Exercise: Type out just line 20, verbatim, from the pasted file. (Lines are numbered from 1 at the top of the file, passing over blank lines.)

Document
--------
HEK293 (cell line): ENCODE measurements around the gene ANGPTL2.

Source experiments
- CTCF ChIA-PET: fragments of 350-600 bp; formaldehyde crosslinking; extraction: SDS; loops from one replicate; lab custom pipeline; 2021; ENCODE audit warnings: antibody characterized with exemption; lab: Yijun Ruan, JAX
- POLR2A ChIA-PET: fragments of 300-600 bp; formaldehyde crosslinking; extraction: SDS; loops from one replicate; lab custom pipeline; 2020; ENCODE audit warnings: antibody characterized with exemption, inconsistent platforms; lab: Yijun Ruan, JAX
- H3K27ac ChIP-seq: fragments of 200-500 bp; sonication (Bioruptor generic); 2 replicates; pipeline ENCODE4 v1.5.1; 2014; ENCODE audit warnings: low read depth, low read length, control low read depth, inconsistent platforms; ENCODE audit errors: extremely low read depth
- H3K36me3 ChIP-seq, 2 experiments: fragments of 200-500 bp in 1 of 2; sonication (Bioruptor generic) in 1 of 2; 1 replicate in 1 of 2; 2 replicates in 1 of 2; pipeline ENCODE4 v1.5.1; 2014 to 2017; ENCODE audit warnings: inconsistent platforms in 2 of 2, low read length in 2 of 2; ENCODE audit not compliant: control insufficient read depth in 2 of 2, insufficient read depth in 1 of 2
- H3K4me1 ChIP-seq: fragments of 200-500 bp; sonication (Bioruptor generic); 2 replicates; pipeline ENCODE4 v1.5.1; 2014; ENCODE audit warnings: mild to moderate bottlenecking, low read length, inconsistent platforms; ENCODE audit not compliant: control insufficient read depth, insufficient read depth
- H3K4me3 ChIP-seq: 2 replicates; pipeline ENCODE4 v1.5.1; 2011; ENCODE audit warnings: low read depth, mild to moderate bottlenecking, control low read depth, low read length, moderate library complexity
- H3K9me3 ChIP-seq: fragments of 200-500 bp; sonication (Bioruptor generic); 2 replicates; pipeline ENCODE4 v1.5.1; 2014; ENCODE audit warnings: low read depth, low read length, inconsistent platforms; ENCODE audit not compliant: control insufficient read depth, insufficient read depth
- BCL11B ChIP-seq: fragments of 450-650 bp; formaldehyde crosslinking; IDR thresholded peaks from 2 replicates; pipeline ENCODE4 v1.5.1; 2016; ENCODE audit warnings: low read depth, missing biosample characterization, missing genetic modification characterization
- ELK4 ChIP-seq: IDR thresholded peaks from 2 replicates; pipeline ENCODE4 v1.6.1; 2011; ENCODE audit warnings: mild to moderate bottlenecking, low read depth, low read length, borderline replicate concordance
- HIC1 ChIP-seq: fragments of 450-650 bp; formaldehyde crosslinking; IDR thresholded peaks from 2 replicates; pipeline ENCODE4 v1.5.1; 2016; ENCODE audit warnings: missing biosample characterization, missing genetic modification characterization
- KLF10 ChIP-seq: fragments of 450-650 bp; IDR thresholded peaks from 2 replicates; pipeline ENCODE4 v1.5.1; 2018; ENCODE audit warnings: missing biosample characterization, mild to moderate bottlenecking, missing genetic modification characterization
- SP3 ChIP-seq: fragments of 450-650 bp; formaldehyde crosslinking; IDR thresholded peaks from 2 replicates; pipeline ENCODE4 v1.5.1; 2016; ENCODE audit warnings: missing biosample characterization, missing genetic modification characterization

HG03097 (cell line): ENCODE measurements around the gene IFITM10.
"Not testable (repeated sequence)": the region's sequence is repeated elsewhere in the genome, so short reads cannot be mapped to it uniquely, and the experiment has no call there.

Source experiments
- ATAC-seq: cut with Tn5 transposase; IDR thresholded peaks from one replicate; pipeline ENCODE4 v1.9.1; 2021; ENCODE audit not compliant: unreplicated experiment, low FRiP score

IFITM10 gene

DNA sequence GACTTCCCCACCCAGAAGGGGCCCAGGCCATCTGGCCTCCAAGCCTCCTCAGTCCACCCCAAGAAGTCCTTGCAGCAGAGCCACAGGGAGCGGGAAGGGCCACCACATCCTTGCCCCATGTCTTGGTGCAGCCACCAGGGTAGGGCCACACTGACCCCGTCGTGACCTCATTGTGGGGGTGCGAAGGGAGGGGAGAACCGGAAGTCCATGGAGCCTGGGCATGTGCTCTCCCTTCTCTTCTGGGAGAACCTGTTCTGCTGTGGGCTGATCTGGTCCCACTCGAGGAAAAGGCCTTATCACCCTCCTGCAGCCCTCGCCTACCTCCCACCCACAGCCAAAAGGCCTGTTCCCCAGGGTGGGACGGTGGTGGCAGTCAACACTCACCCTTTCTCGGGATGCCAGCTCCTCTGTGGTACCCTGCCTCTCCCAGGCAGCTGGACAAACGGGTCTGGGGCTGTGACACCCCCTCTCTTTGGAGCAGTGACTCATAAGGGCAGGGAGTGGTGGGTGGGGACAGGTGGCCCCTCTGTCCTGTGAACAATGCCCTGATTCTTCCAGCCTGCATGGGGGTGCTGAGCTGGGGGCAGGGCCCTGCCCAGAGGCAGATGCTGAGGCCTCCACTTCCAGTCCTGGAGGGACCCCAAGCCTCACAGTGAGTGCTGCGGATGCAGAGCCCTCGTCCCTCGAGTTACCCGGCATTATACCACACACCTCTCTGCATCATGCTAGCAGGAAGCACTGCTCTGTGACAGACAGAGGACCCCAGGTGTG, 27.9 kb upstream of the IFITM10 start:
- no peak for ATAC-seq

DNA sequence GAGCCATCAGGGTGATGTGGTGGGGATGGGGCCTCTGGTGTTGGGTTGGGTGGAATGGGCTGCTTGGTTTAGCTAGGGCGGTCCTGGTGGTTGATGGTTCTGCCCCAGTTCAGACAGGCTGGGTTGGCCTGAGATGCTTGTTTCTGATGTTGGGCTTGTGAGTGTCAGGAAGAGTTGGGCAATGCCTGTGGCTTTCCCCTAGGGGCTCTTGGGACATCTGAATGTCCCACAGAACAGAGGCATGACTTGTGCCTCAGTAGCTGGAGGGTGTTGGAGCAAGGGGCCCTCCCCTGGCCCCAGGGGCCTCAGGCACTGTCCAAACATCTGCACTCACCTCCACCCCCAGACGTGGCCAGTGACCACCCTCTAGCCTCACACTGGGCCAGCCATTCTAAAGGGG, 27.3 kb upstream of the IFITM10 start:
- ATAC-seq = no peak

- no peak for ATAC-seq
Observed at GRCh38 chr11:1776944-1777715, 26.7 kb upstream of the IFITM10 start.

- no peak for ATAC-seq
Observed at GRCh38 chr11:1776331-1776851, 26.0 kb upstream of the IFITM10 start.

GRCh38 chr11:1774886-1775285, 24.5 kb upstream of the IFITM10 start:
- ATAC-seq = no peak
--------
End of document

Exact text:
DNA sequence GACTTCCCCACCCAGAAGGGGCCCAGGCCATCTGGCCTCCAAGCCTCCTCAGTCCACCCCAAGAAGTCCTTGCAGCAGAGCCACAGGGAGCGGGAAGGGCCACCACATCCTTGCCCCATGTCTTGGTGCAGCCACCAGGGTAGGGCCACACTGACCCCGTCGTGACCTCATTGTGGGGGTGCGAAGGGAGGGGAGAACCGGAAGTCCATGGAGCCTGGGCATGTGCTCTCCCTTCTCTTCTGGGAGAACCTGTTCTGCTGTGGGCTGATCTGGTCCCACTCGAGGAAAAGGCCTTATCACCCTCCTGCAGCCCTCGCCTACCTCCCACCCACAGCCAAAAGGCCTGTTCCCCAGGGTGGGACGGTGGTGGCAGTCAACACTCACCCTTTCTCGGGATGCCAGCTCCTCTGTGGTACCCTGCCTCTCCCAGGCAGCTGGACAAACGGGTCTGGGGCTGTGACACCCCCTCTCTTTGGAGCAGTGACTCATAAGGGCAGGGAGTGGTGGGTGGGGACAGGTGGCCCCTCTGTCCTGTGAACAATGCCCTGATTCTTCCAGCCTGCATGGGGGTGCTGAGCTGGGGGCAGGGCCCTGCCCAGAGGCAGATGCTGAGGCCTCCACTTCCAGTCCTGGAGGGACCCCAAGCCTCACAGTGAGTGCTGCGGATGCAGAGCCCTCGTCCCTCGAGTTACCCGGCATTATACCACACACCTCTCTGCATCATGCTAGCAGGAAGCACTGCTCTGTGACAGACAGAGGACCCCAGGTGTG, 27.9 kb upstream of the IFITM10 start: